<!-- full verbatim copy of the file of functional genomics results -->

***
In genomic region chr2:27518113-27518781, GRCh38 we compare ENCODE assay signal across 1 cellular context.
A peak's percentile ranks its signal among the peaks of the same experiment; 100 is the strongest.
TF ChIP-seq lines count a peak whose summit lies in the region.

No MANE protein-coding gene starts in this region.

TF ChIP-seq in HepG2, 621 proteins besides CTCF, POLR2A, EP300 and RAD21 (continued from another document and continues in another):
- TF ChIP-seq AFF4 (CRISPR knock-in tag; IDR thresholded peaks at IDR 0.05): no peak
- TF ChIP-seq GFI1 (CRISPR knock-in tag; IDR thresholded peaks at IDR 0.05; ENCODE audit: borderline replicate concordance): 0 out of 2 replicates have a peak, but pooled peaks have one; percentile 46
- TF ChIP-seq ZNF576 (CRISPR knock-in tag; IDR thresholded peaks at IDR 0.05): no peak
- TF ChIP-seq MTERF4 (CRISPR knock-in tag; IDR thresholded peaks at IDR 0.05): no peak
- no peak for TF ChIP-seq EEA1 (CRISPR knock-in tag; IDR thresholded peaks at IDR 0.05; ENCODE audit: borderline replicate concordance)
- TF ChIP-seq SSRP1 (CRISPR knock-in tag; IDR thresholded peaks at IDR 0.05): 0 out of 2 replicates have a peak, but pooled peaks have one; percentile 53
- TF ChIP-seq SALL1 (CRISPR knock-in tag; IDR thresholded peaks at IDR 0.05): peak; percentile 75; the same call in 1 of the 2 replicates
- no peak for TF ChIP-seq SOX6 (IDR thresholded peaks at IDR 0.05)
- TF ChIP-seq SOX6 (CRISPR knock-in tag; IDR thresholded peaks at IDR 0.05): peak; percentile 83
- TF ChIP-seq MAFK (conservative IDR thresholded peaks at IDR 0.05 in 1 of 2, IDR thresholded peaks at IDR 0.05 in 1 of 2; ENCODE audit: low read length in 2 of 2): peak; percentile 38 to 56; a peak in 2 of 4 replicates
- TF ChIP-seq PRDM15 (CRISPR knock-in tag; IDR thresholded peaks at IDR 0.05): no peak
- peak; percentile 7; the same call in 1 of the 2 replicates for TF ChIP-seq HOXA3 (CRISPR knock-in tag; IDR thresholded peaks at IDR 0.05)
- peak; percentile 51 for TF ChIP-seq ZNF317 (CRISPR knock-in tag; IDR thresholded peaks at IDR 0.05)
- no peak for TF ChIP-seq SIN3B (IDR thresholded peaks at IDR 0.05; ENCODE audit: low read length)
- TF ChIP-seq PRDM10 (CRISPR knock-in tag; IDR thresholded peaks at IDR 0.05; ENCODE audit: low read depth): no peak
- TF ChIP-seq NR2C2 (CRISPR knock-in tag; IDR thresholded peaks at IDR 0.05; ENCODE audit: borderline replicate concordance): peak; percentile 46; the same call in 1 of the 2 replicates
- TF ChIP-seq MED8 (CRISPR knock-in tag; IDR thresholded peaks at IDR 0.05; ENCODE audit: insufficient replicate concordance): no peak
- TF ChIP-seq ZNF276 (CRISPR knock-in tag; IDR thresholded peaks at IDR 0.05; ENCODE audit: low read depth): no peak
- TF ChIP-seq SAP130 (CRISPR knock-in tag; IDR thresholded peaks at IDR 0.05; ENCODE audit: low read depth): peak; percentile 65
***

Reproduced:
In genomic region chr2:27518113-27518781, GRCh38 we compare ENCODE assay signal across 1 cellular context.
A peak's percentile ranks its signal among the peaks of the same experiment; 100 is the strongest.
TF ChIP-seq lines count a peak whose summit lies in the region.

No MANE protein-coding gene starts in this region.

TF ChIP-seq in HepG2, 621 proteins besides CTCF, POLR2A, EP300 and RAD21 (continued from another document and continues in another):
- TF ChIP-seq AFF4 (CRISPR knock-in tag; IDR thresholded peaks at IDR 0.05): no peak
- TF ChIP-seq GFI1 (CRISPR knock-in tag; IDR thresholded peaks at IDR 0.05; ENCODE audit: borderline replicate concordance): 0 out of 2 replicates have a peak, but pooled peaks have one; percentile 46
- TF ChIP-seq ZNF576 (CRISPR knock-in tag; IDR thresholded peaks at IDR 0.05): no peak
- TF ChIP-seq MTERF4 (CRISPR knock-in tag; IDR thresholded peaks at IDR 0.05): no peak
- no peak for TF ChIP-seq EEA1 (CRISPR knock-in tag; IDR thresholded peaks at IDR 0.05; ENCODE audit: borderline replicate concordance)
- TF ChIP-seq SSRP1 (CRISPR knock-in tag; IDR thresholded peaks at IDR 0.05): 0 out of 2 replicates have a peak, but pooled peaks have one; percentile 53
- TF ChIP-seq SALL1 (CRISPR knock-in tag; IDR thresholded peaks at IDR 0.05): peak; percentile 75; the same call in 1 of the 2 replicates
- no peak for TF ChIP-seq SOX6 (IDR thresholded peaks at IDR 0.05)
- TF ChIP-seq SOX6 (CRISPR knock-in tag; IDR thresholded peaks at IDR 0.05): peak; percentile 83
- TF ChIP-seq MAFK (conservative IDR thresholded peaks at IDR 0.05 in 1 of 2, IDR thresholded peaks at IDR 0.05 in 1 of 2; ENCODE audit: low read length in 2 of 2): peak; percentile 38 to 56; a peak in 2 of 4 replicates
- TF ChIP-seq PRDM15 (CRISPR knock-in tag; IDR thresholded peaks at IDR 0.05): no peak
- peak; percentile 7; the same call in 1 of the 2 replicates for TF ChIP-seq HOXA3 (CRISPR knock-in tag; IDR thresholded peaks at IDR 0.05)
- peak; percentile 51 for TF ChIP-seq ZNF317 (CRISPR knock-in tag; IDR thresholded peaks at IDR 0.05)
- no peak for TF ChIP-seq SIN3B (IDR thresholded peaks at IDR 0.05; ENCODE audit: low read length)
- TF ChIP-seq PRDM10 (CRISPR knock-in tag; IDR thresholded peaks at IDR 0.05; ENCODE audit: low read depth): no peak
- TF ChIP-seq NR2C2 (CRISPR knock-in tag; IDR thresholded peaks at IDR 0.05; ENCODE audit: borderline replicate concordance): peak; percentile 46; the same call in 1 of the 2 replicates
- TF ChIP-seq MED8 (CRISPR knock-in tag; IDR thresholded peaks at IDR 0.05; ENCODE audit: insufficient replicate concordance): no peak
- TF ChIP-seq ZNF276 (CRISPR knock-in tag; IDR thresholded peaks at IDR 0.05; ENCODE audit: low read depth): no peak
- TF ChIP-seq SAP130 (CRISPR knock-in tag; IDR thresholded peaks at IDR 0.05; ENCODE audit: low read depth): peak; percentile 65